The Sunday Times - Money Questions 09/08/09

Posted by Jill Kerby on August 09 2009 @ 20:51

PP writes from Dublin: Some time ago you gave the address of who would supply information about converting pension funds into PRSAs, the above, but I have forgotten it.   I contacted Irish Life re information on buying an annuity, and they suggested I should contact an independent broker.    

A good pensions advisor should be able to explain the merits of transferring a qualifying occupational, defined contribution pension fund and/or AVC into a PRSA if you are over 50 and especially if you have been made redundant.  This is because the pension income produced from the pension annuity you would be obliged to purchase if you encashed your pension could reduce any means-tested Jobseeker’s Benefit you might be entitled to if you have not secured work after your 12 months of Jobseeker’s Allowance runs out.  There is no cost involved in transferring a pension fund to a standard PRSA, but there is a charge (typically 1% of the fund) in arranging for the required actuarial certificate. Pension consultant Michael Leahy, the former CEO of Standard Life (michael_leahy@globalpensionoptions.com ) is the actuary whose company, Global Pension Options provides this service to individuals and to the pension providers who accept such transfers. 



NP writes from Dublin: I have a question relating to the purchase of a Section 23 apartment. My late brother purchased one in 2006 for €260,000. He died in 2007 having used some of the allowances against other rental income. As he had not held the apartment for 10 years a claw back was paid to Revenue. I am thinking about buying the apartment for €115,000 in line with falling property prices but am unable to get a satisfactory answer regarding the amount of rental relief I would be entitled to, offset against other rental income. My accountant says the rental relief should be the new price, €115,000. Revenue say it is based on a formula which, is the property cost multiplied by the development cost plus the site cost. I don’t know yet what the site and the development cost are. If Revenue are correct it would hardly be worthwhile to make the purchase as the rental relief would be very small, €40,000 or less.  Revenue’s answer would seem unfair as the site cost and the development cost would be much less today than they were in 2006 when the property was first purchased. Like my brother, I intend to offset the rental relief against other rental income. 


According to tax advisor Sandra Gannon of TAB Taxation Services in Dublin, the Revenue should allow you the full amount of tax relief that was available to your brother when he bought the property despite the fact that your purchase price would produce a much smaller tax relief amount.  The Revenue’s website, www.revenue.ie  allows you to download a booklet, A Guide to Section 23 relief – Rented Residential Relief in a Tax Incentive Area, which outlines how to calculate your tax relief.  It gives an example – see Section 6.2, Example 2 -  of how the original Section 23 property is sold for a lower price to a new buyer and how the new buyer, because their tax relief works out at lower amount because the purchase price is lower than the original purchase price, is still entitled to claim the higher relief that applied to the original buyer.   Either you or your accountant should be able to confirm the amount of tax relief you will be entitled to from this example.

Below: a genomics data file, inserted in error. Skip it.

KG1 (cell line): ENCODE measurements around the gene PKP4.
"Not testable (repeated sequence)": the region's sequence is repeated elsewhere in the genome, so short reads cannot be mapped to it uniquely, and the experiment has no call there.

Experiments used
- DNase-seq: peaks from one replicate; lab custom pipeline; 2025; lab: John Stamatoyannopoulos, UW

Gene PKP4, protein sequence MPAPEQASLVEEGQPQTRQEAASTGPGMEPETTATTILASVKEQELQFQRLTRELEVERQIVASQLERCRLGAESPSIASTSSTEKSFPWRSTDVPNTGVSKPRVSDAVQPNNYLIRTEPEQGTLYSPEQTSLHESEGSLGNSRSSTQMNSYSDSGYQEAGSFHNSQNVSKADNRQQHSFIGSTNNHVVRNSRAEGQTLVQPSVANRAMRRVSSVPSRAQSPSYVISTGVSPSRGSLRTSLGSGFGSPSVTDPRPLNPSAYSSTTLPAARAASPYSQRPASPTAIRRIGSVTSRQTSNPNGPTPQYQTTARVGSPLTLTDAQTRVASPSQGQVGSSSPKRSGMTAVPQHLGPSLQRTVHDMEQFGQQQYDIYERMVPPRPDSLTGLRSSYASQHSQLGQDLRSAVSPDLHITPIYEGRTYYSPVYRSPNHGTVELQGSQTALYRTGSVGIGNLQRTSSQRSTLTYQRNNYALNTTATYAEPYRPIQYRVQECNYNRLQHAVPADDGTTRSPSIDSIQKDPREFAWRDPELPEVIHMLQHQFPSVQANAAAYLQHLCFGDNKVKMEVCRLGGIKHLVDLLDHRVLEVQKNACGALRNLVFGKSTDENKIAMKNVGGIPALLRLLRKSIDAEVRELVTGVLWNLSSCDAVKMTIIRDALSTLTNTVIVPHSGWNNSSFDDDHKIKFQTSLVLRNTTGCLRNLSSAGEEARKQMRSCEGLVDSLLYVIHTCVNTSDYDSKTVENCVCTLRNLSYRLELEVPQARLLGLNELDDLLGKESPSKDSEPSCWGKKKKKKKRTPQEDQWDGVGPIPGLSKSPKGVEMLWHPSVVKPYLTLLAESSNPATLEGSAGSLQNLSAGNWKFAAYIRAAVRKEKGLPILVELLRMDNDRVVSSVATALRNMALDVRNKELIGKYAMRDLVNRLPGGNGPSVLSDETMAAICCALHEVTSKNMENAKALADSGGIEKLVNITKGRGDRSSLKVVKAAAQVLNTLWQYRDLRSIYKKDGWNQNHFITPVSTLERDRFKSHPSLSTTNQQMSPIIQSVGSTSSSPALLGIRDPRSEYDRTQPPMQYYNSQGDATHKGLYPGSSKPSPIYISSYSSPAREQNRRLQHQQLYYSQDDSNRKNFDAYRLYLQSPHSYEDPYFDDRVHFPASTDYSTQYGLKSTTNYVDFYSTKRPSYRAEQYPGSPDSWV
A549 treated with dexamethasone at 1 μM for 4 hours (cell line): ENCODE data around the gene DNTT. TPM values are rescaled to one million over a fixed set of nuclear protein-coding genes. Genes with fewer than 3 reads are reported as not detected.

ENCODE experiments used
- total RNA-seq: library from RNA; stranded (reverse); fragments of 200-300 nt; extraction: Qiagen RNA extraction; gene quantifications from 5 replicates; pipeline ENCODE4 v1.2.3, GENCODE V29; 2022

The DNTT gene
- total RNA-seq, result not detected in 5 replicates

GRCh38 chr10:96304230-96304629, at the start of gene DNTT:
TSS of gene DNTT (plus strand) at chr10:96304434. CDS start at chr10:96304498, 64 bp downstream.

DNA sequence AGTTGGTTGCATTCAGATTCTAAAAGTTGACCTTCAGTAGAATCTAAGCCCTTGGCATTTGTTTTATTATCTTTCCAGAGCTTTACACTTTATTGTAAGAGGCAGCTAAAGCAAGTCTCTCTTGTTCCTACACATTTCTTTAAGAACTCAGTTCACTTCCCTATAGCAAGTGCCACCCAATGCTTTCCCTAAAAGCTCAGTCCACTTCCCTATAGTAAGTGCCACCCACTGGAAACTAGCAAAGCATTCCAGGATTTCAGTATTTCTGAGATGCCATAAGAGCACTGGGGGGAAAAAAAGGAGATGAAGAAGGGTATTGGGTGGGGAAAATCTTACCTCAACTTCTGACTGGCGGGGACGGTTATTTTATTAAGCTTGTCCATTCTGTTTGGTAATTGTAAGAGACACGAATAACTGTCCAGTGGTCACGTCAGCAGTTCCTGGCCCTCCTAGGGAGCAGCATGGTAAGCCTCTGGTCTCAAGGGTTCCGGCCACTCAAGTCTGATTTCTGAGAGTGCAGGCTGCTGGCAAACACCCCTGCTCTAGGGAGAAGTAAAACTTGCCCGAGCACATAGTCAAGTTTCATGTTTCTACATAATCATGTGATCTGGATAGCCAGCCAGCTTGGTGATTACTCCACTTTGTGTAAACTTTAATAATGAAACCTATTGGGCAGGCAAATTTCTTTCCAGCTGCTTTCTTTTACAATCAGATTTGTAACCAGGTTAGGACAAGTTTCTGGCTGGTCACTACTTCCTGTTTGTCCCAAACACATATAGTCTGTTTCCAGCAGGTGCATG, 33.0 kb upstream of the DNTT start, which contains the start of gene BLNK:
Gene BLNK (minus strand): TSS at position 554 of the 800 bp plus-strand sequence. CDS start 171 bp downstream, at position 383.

LL writes from Dublin: In regard to the bank guarantee, is Ulster Bank fully covered by the Irish government in their branches in the republic? 

I became unemployed in May. My mortgage is quite new. I applied for mortgage interest supplement to assist with the interest portion of my mortgage and Ulster Bank had to send a copy of my mortgage application to the community welfare officer. The manager in my local branch sent this request through the internal bank post, but it has been delayed. Without the mortgage supplement it is difficult for me to repay my mortgage and I feel that my only option is to cease paying the mortgage payment, until I receive the requested documents. I know this appears to put me in the wrong but I can't see any other option. I would be grateful for your advice.

First, Ulster Bank’s deposits are covered by the £50,000 bank deposit scheme operated by the Financial Services Authority in the UK. It does not come under the Irish government 100% guarantee scheme. As for the problem you are having in getting the bank to release the documents that you local community welfare officer needs before he can assess whether you are entitled to mortgage interest supplement, I suggest you contact the dedicated MoneySense officer in your branch about your difficulties, if you haven’t already done so. MoneySense is a new personal finance guidance programme that UlsterBank introduced last May for its customers to use on-line, in print and face-to-face in all their 227 branches. Dealing with unexpected situations like losing a job, divorce or illness is one of the specific functions of the new service in order that customers don’t arbitrarily stop making mortgage or other loan payments. According to Richard Donnan, Managing Director of Personal Banking at Ulster Bank, “In recent months, reports of job losses and the resulting financial pressure on customers has intensified. We want to give people the practical support they may need at this time to help them take control of their finances.”  Let me know how you get on.



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